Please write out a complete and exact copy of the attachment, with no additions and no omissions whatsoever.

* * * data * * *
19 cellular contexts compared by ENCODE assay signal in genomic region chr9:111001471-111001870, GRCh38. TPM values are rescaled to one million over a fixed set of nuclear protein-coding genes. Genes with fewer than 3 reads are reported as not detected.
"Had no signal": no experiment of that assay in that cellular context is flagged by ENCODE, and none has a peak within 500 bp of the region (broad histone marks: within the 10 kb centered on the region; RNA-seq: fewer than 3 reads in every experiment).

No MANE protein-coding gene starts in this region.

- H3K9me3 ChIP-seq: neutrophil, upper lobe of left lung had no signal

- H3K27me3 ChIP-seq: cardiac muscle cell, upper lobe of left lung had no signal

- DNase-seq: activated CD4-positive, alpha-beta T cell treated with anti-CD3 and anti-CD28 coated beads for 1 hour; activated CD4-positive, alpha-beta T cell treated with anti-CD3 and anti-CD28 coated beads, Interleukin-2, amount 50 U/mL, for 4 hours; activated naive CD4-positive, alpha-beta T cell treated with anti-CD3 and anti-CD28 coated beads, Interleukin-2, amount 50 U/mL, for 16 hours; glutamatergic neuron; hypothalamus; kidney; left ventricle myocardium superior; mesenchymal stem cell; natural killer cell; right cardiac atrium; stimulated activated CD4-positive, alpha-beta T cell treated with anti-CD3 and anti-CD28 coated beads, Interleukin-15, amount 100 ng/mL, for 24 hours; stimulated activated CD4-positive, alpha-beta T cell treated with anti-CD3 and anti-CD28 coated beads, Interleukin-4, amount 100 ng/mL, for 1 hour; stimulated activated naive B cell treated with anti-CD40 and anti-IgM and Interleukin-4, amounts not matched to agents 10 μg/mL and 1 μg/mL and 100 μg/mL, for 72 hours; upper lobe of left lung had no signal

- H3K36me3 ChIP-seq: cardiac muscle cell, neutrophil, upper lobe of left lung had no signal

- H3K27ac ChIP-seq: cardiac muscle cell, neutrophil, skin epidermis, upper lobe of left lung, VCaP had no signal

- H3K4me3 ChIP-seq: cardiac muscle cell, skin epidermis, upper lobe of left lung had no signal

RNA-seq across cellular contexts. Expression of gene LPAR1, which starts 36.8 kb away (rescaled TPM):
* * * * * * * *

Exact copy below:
19 cellular contexts compared by ENCODE assay signal in genomic region chr9:111001471-111001870, GRCh38. TPM values are rescaled to one million over a fixed set of nuclear protein-coding genes. Genes with fewer than 3 reads are reported as not detected.
"Had no signal": no experiment of that assay in that cellular context is flagged by ENCODE, and none has a peak within 500 bp of the region (broad histone marks: within the 10 kb centered on the region; RNA-seq: fewer than 3 reads in every experiment).

No MANE protein-coding gene starts in this region.

- H3K9me3 ChIP-seq: neutrophil, upper lobe of left lung had no signal

- H3K27me3 ChIP-seq: cardiac muscle cell, upper lobe of left lung had no signal

- DNase-seq: activated CD4-positive, alpha-beta T cell treated with anti-CD3 and anti-CD28 coated beads for 1 hour; activated CD4-positive, alpha-beta T cell treated with anti-CD3 and anti-CD28 coated beads, Interleukin-2, amount 50 U/mL, for 4 hours; activated naive CD4-positive, alpha-beta T cell treated with anti-CD3 and anti-CD28 coated beads, Interleukin-2, amount 50 U/mL, for 16 hours; glutamatergic neuron; hypothalamus; kidney; left ventricle myocardium superior; mesenchymal stem cell; natural killer cell; right cardiac atrium; stimulated activated CD4-positive, alpha-beta T cell treated with anti-CD3 and anti-CD28 coated beads, Interleukin-15, amount 100 ng/mL, for 24 hours; stimulated activated CD4-positive, alpha-beta T cell treated with anti-CD3 and anti-CD28 coated beads, Interleukin-4, amount 100 ng/mL, for 1 hour; stimulated activated naive B cell treated with anti-CD40 and anti-IgM and Interleukin-4, amounts not matched to agents 10 μg/mL and 1 μg/mL and 100 μg/mL, for 72 hours; upper lobe of left lung had no signal

- H3K36me3 ChIP-seq: cardiac muscle cell, neutrophil, upper lobe of left lung had no signal

- H3K27ac ChIP-seq: cardiac muscle cell, neutrophil, skin epidermis, upper lobe of left lung, VCaP had no signal

- H3K4me3 ChIP-seq: cardiac muscle cell, skin epidermis, upper lobe of left lung had no signal

RNA-seq across cellular contexts. Expression of gene LPAR1, which starts 36.8 kb away (rescaled TPM):